France’s government pressed a surveillance bill Thursday that would give French intelligence services legal backing to vacuum up metadata in hopes of preventing an imminent terror attack.
The measure has already prompted an outcry from some privacy advocates, human rights groups and the Paris bar association, despite the government’s efforts to distance itself from U.S.-style mass surveillance.
The bill “would pave the way for extremely intrusive surveillance practices with no judicial pre-authorization,” the organization Amnesty International said in a statement.
The bill presented Thursday was proposed long before the deadly Paris attacks by Islamic extremists earlier this year, but the government says it takes on added urgency with each person who radicalizes and turns against France.
It would notably force communications firms to give intelligence services access to connection data of people suspected of involvement with terrorist groups. Interior minister Bernard Cazeneuve went to San Francisco last month to discuss the measure with Internet giants including Google, Facebook and Twitter.
Read: 5 Ways to Boost Your Privacy Online
France’s parliament starts debating the bill next month.
French Prime Minister Manuel Valls said the measures would be restricted under the law, their execution monitored by an independent nine-person panel, and — in the case of metadata — would not include personal information. Instead, the metadata would be analyzed automatically using algorithms.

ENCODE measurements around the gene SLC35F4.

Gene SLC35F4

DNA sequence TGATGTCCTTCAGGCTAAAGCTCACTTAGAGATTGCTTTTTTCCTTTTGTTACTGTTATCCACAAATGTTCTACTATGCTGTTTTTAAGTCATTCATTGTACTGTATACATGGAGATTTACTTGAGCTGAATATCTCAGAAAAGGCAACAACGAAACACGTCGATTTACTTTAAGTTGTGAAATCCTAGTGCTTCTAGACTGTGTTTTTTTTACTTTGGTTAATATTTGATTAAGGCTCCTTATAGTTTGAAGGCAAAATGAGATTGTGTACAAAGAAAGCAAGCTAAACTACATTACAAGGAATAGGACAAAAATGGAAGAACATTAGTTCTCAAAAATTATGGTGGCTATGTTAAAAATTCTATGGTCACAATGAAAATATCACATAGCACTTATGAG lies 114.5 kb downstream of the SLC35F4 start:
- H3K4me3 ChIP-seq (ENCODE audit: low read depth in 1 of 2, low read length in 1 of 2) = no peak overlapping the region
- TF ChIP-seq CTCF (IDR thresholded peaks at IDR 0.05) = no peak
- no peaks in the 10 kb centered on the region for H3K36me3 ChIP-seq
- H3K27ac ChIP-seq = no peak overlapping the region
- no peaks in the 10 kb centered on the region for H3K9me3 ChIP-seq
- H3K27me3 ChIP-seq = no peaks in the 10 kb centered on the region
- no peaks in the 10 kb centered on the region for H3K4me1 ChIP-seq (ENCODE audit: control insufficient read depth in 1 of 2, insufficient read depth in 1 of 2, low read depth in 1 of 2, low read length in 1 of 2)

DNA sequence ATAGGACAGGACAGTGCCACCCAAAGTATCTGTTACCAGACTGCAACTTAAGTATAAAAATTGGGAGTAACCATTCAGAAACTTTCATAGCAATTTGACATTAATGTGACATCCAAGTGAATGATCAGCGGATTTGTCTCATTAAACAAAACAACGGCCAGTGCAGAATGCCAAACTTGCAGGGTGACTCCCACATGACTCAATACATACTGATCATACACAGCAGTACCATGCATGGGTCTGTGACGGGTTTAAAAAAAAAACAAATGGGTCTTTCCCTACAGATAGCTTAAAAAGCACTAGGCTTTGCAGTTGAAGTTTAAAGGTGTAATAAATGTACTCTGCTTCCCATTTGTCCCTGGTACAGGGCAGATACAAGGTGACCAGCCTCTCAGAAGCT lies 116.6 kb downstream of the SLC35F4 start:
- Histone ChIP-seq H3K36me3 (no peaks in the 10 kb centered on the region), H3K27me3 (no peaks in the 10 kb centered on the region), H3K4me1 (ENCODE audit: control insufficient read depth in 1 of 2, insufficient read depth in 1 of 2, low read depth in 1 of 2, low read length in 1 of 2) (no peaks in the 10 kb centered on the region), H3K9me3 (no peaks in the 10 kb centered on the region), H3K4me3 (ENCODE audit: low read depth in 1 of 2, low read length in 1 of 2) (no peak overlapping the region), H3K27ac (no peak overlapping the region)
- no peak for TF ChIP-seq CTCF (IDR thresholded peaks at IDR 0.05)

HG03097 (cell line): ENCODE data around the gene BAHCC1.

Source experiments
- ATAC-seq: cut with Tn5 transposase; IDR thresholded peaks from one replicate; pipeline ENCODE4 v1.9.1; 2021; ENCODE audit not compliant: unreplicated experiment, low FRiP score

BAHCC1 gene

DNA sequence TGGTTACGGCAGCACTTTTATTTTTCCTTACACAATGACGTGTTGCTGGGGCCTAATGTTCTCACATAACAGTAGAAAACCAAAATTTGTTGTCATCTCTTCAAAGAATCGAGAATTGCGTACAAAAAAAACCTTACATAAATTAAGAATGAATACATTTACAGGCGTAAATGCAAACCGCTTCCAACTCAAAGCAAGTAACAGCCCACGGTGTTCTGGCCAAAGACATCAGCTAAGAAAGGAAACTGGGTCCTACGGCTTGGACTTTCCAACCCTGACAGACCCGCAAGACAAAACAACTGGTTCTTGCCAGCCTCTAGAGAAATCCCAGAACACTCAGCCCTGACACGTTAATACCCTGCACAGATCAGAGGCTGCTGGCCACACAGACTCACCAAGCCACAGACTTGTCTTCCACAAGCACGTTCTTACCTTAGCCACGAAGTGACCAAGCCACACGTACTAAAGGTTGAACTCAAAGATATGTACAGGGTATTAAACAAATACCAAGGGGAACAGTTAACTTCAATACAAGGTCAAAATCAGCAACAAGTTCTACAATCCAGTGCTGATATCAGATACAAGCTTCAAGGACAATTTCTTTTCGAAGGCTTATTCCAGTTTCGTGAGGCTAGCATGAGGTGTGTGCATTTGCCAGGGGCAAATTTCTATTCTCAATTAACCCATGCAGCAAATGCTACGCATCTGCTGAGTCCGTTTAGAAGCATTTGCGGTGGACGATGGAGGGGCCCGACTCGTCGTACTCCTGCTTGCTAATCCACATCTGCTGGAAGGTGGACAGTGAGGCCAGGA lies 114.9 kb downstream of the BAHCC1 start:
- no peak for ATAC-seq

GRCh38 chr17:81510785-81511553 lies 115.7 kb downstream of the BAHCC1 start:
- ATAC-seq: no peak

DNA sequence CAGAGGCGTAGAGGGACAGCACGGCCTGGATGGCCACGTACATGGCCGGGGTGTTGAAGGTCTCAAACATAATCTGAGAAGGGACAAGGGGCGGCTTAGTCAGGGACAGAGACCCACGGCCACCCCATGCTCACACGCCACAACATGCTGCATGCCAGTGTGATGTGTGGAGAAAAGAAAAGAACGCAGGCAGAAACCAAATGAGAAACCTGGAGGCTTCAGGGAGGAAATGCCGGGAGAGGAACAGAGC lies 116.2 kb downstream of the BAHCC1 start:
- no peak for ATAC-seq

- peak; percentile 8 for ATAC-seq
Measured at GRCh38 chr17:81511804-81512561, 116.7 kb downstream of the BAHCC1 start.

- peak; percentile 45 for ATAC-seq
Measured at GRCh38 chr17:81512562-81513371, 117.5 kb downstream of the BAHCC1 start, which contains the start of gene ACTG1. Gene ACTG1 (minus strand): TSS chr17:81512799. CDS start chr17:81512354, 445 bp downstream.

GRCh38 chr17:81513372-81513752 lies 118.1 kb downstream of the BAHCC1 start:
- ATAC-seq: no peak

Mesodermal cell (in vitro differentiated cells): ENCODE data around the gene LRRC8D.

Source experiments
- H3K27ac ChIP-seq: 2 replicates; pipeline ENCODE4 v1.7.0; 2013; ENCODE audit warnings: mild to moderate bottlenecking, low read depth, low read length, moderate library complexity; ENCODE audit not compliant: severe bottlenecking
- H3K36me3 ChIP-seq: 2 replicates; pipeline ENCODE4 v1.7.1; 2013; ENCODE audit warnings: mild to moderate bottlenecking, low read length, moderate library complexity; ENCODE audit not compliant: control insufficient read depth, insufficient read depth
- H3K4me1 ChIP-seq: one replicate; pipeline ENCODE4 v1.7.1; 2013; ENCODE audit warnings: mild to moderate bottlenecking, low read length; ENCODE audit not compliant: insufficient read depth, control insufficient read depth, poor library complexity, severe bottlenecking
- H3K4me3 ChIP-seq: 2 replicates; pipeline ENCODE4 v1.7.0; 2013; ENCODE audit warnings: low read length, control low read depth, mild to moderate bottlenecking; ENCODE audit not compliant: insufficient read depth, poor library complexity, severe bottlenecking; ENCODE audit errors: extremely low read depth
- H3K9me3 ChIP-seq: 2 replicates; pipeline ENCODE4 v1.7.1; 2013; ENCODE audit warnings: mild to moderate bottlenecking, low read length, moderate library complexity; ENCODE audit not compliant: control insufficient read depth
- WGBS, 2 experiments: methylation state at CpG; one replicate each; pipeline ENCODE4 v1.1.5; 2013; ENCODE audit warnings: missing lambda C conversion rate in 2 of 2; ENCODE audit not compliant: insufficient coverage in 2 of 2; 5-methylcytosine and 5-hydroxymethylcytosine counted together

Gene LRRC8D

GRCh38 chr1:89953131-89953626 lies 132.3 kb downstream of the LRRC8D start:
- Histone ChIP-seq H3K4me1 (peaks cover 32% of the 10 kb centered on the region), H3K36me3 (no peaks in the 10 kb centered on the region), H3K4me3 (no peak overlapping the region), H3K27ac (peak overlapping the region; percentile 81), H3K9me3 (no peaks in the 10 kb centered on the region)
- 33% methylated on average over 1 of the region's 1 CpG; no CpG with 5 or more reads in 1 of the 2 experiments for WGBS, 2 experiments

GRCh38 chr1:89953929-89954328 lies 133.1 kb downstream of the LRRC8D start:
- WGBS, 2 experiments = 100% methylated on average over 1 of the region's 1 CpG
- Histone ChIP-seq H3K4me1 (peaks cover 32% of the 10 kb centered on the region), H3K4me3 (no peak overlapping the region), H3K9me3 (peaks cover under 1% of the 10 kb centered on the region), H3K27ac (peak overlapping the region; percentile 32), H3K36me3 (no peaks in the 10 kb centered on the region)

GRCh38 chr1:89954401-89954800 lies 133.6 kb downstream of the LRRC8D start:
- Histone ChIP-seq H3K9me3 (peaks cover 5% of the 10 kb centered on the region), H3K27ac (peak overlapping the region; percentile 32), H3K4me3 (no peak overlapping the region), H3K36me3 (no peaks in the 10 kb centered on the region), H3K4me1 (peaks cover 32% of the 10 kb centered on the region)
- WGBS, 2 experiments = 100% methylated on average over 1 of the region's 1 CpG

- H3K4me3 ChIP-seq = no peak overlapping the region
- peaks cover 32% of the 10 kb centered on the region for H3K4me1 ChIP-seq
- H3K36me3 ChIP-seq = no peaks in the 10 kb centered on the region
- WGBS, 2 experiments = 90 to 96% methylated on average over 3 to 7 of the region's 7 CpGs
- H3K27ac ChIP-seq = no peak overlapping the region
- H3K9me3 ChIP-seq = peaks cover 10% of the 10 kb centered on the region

“These are legal tools, but not tools of exception, nor of generalized surveillance of citizens. There will not be a French Patriot Act”, Valls said in a news conference following the Cabinet meeting.
The prime minister stressed that only half of French citizens who left for Syria were flagged beforehand. “Facing increasing jihadist threats, we must strengthen the effectiveness of the surveillance of terrorists”, he said.
The bill notably aims at giving French intelligence services a legal framework for the use high-tech tools — already in operation — such as location trackers for cars or devices that intercept nearby mobile phones. The country’s previous surveillance law was passed in 1991, before mobile phones and the Internet, Valls recalled.
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